does a great job of skewering the current mentality of most Democrats with regard to this year's Presidential election:
"I only care about one thing," they all say. "Which of these guys can beat Bush?" Secretly, they believe none of them can, which makes the amateur pragmatism especially poignant.
Nevertheless, Democrats persevere. They ricochet from candidate to candidate, hoping to smell a winner. In effect, they give their proxy to the other party. "If I was a Republican," they ask themselves, "which of these Democratic candidates would I be most likely to vote for?" And by the time this is all over, most of the serious contenders will have been crowned the practical choice for at least a moment.
Yep. Hint: your party has become dysfunctional if your hate for your opponent outweighs the passion for your own.
And then Kinsley does a rundown of the candidates, and how they might be viewed through such a lens:
First it was Lieberman the Centrist. "I'm actually for Dennis Kucinich," a Democrat might say, "because I like his position on nationalizing all the churches. But I'm supporting Joe Lieberman. His views on nearly everything are repellent to me, and I think that's a good sign."
Then the General entered the race. And I don't mean General Anesthesia. A man in uniform, Democrats thought. People like that sort of thing, don't they? And yet he's a Democrat. Or at least he plays one on TV. True, on most issues he has either no known position or two contradictory positions. But he says he can requisition those missing parts. And he's a General. Talk about pragmatic! But when the General traded in his uniform for a fuzzy sweater, he suddenly looked less General-like than Al Sharpton.
Some Democrats cheated and looked into their hearts, where they found Howard Dean. But he was so appealing that he scared them. This is no moment to vote for a guy just because he inspires you, they thought. If he inspires me, there must be something wrong with him. So, Democrats looked around and rediscovered John Kerry. He'd been there all along, inspiring almost no one. You're not going to find John Kerry inspiring unless you're married to him or he literally saved your life. Obviously neither of those is a strategy that can be rolled out on a national level. But he's got the résumé. And gosh, he sure looks like a president (an "animatronic Lincoln," as my Slate colleague Mickey Kaus uncharitably described him).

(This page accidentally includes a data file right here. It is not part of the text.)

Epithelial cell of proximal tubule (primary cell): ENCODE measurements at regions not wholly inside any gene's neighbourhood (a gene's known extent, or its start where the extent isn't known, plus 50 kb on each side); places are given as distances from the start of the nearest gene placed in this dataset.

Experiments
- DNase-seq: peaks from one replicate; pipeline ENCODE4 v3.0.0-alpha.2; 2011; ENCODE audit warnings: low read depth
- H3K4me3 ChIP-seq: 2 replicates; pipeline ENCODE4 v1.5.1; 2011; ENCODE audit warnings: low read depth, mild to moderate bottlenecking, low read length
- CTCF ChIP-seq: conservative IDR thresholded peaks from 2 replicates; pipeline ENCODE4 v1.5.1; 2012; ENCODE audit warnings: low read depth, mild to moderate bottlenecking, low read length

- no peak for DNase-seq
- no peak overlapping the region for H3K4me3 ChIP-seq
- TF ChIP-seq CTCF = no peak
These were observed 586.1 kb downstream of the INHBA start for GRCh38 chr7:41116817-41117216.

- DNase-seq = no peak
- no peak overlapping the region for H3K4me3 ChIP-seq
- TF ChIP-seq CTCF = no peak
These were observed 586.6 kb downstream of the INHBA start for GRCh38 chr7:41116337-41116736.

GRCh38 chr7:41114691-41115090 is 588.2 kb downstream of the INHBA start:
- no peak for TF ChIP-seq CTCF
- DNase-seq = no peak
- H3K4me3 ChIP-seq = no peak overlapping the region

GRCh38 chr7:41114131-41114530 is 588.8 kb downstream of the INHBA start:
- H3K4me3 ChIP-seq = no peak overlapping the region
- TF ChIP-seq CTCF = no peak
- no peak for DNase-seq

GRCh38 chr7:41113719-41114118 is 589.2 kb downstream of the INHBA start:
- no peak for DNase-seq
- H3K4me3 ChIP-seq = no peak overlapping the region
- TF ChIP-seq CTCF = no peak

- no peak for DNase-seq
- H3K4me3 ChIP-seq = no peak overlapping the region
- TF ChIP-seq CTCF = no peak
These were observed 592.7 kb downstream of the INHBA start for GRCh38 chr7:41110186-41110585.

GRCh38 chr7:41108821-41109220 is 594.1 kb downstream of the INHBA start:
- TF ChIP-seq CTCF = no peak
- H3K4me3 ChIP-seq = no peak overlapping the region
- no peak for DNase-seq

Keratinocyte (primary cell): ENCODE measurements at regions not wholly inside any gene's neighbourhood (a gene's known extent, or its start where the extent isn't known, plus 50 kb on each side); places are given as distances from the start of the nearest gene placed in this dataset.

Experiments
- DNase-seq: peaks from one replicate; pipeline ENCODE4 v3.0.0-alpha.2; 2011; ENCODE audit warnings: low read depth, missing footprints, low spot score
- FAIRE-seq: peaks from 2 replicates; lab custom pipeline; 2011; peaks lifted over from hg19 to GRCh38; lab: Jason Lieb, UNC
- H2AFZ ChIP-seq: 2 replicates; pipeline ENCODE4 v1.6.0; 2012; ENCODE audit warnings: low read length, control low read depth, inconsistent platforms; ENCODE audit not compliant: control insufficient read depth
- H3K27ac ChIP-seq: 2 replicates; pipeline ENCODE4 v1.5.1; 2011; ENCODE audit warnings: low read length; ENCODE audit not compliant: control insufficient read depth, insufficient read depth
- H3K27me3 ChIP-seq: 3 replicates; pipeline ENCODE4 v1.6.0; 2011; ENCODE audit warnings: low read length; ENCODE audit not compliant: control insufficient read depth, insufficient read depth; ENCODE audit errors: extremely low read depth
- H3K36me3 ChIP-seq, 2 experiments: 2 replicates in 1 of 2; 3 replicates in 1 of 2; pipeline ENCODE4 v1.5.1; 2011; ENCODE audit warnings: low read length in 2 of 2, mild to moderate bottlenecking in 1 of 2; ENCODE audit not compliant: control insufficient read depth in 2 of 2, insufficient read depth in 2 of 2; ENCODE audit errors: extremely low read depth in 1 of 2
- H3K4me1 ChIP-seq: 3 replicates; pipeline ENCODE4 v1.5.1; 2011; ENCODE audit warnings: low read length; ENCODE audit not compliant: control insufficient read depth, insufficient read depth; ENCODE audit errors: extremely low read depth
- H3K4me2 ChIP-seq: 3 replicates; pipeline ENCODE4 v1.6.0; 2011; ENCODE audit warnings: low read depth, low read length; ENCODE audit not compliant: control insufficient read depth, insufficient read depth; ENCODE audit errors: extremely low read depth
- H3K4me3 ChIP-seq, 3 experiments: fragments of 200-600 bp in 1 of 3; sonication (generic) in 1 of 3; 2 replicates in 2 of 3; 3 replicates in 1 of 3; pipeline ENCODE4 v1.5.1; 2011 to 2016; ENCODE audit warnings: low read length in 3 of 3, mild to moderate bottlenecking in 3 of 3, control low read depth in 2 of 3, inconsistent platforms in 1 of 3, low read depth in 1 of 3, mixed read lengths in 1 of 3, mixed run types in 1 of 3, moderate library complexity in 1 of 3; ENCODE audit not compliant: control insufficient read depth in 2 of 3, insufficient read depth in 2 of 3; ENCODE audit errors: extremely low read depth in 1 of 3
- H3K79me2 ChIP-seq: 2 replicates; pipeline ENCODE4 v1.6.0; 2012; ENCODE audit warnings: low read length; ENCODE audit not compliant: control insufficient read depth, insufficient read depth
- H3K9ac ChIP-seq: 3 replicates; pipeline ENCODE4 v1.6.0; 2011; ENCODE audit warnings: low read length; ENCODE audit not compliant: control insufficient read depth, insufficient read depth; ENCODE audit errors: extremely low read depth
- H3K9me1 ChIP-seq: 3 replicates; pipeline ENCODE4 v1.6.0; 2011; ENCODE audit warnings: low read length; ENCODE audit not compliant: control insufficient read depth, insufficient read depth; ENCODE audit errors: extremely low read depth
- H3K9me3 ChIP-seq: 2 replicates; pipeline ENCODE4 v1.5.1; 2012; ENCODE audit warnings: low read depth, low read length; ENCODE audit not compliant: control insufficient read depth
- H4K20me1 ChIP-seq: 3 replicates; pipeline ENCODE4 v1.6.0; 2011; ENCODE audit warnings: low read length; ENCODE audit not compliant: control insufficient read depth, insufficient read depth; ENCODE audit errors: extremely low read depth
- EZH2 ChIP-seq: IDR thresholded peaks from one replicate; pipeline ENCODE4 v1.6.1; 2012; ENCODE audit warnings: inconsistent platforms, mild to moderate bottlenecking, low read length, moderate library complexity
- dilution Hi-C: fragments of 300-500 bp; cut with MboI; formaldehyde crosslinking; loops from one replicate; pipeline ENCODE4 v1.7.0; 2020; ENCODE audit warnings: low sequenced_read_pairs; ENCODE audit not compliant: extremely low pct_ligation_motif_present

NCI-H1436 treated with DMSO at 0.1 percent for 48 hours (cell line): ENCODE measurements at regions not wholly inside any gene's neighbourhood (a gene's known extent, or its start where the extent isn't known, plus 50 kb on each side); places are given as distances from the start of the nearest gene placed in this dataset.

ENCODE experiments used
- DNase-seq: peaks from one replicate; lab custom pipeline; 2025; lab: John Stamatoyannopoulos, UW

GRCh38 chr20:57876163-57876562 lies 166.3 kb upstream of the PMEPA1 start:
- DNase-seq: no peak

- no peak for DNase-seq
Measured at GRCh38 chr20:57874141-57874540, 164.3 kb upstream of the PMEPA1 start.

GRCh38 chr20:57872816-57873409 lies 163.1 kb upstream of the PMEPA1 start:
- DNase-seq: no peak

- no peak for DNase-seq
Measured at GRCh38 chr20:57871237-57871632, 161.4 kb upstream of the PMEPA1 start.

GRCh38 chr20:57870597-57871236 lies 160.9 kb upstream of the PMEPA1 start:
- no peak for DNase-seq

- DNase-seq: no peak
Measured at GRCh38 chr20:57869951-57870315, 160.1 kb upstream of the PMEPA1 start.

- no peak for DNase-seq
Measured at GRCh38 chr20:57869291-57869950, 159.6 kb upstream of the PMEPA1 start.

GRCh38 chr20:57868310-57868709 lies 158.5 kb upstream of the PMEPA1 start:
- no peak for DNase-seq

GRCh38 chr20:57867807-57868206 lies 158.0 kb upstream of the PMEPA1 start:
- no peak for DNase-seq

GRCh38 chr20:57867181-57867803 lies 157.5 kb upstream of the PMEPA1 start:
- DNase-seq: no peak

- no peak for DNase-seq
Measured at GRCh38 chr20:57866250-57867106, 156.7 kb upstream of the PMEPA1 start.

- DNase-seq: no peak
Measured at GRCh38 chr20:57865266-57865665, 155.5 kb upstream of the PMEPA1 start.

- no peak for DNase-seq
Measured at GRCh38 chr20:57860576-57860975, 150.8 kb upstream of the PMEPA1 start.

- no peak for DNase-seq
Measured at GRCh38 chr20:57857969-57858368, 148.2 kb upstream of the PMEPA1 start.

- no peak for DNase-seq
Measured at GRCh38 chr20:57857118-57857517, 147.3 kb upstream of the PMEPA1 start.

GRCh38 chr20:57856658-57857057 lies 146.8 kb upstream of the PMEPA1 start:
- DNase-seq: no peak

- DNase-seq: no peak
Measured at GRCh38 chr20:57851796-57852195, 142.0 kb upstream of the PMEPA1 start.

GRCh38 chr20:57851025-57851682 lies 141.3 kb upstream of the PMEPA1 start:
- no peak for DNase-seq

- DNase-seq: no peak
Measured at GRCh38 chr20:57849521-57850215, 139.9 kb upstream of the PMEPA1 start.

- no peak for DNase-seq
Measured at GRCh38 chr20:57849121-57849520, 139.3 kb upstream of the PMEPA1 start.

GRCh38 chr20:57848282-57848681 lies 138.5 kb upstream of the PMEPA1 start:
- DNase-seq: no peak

So, it's a deal? Probably, but just to be completely businesslike, Democrats are taking the opportunity to check out John Edwards. He certainly is good-looking, though maybe not in a presidential way. He lacks the uniform, but he has a Southern accent, which is almost as good if you're trying to seduce those non-liberals.
Edwards seems the most appealing of the Democrats, because even though his message is fuzzy, it's optimistic. Even though his perspective of disadvantage in America is skewed, he at least puts forth some sort of vision, and speaks about how he thinks he's going to make it better. And yet, as Kinsley points out, most Dems would probably vote for Edwards as much because they think "he can carry the South" as for his views, as much because of his accent as because of what he's saying with it.
And that's where the Democratic electorate seems to find itself these days. I heard a quote by a woman the other day saying "I'd vote for Mickey Mouse over George Bush...anybody but Bush!". And that insipid thoughtlessness, opportunism, and overriding hatred will most likely be their biggest liability in the Fall.
As Kinsley points out, Republicans may be more dogmatic and simple-minded when selecting candidates...but in run-ups to elections that's a virtue, not a vice.